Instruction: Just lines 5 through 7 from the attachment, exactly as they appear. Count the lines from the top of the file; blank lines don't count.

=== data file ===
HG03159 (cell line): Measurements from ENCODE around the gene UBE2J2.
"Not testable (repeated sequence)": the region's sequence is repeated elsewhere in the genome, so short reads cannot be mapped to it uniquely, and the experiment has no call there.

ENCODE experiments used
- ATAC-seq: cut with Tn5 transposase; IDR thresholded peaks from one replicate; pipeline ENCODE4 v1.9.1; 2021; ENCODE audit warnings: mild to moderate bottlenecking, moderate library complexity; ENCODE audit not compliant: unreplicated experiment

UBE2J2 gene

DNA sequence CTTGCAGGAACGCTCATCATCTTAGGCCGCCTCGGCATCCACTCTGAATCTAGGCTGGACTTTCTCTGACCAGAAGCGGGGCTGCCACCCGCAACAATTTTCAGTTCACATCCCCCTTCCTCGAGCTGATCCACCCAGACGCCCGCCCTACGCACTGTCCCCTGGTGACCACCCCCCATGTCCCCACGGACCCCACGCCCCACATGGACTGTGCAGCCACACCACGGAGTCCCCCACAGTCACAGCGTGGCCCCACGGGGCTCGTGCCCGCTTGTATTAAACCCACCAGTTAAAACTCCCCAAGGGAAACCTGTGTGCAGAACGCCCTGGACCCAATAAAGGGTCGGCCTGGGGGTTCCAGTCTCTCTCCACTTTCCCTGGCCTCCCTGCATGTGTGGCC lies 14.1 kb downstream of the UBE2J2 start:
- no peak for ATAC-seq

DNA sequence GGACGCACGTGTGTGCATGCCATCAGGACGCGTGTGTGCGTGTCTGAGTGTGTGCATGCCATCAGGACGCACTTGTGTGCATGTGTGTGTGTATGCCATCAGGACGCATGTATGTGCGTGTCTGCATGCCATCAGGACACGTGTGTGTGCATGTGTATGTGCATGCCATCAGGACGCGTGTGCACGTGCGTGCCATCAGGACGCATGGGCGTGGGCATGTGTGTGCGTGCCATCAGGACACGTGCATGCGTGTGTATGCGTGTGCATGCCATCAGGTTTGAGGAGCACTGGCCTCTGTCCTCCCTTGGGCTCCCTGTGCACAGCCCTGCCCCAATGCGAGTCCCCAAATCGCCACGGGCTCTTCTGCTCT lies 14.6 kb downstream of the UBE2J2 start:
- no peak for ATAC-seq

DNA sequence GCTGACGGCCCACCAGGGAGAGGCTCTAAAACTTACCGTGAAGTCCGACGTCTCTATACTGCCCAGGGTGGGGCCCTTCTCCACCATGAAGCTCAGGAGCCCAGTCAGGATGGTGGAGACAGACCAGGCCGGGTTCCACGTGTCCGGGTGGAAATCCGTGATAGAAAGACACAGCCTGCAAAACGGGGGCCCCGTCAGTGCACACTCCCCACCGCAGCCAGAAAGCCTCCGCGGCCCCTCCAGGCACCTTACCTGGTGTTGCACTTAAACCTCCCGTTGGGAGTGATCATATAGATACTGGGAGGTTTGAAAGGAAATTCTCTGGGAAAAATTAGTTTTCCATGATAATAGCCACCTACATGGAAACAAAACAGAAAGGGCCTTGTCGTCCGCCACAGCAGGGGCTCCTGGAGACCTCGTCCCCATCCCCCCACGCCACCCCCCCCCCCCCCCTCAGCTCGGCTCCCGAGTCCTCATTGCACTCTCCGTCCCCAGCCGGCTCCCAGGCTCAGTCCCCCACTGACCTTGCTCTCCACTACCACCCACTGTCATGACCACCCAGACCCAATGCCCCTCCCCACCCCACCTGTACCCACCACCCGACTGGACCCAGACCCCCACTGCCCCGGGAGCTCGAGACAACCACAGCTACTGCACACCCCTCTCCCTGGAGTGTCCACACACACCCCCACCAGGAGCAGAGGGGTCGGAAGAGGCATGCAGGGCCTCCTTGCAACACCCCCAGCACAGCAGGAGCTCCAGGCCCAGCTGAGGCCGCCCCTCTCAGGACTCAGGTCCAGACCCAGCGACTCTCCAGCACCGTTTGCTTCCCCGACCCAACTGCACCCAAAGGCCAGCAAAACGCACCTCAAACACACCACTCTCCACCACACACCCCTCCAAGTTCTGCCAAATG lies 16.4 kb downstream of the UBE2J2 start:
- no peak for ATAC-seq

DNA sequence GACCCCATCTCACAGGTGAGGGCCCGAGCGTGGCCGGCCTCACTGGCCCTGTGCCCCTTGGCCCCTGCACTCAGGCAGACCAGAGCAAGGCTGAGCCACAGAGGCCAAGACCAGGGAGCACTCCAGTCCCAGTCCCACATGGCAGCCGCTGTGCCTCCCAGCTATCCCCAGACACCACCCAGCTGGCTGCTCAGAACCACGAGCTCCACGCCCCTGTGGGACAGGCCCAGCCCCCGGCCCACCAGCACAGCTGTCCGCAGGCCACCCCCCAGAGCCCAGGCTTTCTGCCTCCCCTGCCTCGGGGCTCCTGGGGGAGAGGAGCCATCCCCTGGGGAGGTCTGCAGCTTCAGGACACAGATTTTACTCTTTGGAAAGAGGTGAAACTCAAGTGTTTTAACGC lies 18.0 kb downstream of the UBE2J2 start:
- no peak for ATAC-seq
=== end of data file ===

UBE2J2 gene

DNA sequence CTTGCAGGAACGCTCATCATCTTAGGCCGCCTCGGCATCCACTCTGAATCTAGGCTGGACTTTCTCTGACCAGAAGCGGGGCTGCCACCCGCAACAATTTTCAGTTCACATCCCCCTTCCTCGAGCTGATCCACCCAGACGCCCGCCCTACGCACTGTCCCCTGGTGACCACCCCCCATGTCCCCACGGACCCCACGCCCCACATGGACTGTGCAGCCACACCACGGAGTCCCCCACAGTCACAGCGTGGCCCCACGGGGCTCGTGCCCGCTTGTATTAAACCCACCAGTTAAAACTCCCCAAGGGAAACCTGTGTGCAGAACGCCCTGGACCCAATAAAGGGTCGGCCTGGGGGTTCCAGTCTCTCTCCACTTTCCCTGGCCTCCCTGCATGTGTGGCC lies 14.1 kb downstream of the UBE2J2 start:
- no peak for ATAC-seq